What is the meaning of the word (frequently, "PM2.5") under the AQI?

Ever wondered why the AirVisual App displays the word "PM2.5" or "PM10" or another pollutant under the main AQI number? 

Let us explain! 

The Air Quality Index (AQI) is calculated by weighting 6 key pollutants in a formula. These pollutants are: PM2.5, PM10, Ozone, NO2, CO and SO2. The formula is intended to translate sometimes confusing concentration measurements of pollutants in the air, into one easy-to-understand scale, which shows a comparable level of health risk across pollutants (which are clearly colour-coded). Whichever pollutant is at the most 'risky' concentration (highest AQI number), will dictate overall AQI.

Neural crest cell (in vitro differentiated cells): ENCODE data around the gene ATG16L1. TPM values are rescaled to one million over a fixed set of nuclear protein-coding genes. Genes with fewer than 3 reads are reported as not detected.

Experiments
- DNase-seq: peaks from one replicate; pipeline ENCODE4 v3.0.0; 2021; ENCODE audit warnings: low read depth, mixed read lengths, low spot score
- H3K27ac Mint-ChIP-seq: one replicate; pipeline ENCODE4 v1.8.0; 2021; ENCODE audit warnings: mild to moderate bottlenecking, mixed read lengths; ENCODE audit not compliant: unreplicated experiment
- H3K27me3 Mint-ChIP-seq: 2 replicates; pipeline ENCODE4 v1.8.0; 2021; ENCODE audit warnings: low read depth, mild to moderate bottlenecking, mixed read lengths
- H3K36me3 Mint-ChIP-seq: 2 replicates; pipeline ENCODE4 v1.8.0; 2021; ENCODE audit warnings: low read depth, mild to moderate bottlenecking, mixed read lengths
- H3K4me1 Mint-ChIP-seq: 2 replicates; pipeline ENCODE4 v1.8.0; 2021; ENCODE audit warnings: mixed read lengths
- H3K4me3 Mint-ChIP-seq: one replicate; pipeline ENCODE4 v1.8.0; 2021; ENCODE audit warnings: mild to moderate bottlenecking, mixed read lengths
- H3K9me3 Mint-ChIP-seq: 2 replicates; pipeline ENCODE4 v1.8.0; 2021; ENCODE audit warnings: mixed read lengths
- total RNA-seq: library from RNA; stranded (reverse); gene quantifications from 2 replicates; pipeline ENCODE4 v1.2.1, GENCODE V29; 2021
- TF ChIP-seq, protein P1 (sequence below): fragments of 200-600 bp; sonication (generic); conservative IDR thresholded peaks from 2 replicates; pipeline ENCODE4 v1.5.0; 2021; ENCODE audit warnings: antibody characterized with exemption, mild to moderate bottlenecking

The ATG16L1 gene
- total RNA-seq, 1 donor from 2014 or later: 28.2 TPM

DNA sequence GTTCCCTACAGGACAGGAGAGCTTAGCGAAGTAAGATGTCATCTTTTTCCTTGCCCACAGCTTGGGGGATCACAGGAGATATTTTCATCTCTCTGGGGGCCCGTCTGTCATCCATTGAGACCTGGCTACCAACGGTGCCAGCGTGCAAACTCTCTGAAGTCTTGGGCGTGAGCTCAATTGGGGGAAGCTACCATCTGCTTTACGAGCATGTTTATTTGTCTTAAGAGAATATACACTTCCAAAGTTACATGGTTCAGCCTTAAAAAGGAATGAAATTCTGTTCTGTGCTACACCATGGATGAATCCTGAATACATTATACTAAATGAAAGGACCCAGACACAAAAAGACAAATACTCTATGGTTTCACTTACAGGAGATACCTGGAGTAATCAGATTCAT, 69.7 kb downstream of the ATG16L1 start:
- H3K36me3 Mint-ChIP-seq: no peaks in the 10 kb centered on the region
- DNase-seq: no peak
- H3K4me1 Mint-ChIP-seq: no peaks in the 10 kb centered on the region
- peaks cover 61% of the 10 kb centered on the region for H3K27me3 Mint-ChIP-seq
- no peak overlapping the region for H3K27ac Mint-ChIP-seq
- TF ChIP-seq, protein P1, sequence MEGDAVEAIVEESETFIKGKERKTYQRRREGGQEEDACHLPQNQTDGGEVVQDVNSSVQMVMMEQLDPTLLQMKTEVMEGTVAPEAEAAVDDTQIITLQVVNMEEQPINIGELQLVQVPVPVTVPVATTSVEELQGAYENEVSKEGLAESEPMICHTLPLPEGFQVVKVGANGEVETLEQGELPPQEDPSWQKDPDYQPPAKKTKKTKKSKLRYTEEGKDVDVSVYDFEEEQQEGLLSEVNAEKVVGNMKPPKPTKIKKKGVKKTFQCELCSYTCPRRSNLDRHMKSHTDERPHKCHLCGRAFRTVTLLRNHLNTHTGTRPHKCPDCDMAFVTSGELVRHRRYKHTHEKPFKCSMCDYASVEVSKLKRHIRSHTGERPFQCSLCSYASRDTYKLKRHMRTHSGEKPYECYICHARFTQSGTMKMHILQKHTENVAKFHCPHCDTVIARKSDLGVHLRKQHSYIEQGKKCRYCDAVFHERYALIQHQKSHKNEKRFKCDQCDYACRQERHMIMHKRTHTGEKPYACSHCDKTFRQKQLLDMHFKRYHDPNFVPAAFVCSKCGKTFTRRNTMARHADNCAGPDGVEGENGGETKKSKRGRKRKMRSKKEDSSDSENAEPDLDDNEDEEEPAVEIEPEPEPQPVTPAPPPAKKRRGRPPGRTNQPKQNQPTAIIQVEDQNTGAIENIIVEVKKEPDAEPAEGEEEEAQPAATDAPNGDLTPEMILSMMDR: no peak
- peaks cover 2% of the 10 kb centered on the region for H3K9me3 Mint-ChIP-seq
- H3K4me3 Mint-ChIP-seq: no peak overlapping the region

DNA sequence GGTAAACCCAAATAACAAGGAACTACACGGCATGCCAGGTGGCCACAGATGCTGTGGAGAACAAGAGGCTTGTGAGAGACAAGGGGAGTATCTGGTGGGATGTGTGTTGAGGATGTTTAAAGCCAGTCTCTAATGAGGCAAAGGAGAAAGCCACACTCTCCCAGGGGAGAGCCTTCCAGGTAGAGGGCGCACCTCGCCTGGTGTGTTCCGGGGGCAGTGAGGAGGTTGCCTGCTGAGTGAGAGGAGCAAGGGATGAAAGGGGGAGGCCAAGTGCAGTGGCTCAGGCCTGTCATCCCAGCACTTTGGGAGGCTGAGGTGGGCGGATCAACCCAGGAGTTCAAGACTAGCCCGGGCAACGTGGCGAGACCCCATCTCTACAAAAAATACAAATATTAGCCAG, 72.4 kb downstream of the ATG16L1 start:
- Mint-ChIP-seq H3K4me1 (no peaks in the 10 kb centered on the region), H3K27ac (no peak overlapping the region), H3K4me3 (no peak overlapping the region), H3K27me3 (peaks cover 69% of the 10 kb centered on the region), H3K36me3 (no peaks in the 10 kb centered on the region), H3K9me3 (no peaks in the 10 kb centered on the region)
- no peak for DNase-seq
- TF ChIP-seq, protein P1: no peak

On the app we display the main pollutant in text below the AQI number. 



The main pollutant is often PM2.5. Sometimes in hot summer months, Ozone will be the main pollutant, meanwhile - in particularly sandy or dusty places, PM10 will often be the main pollutant. The main pollutant meaning that that pollutant will dictate the AQI curve.

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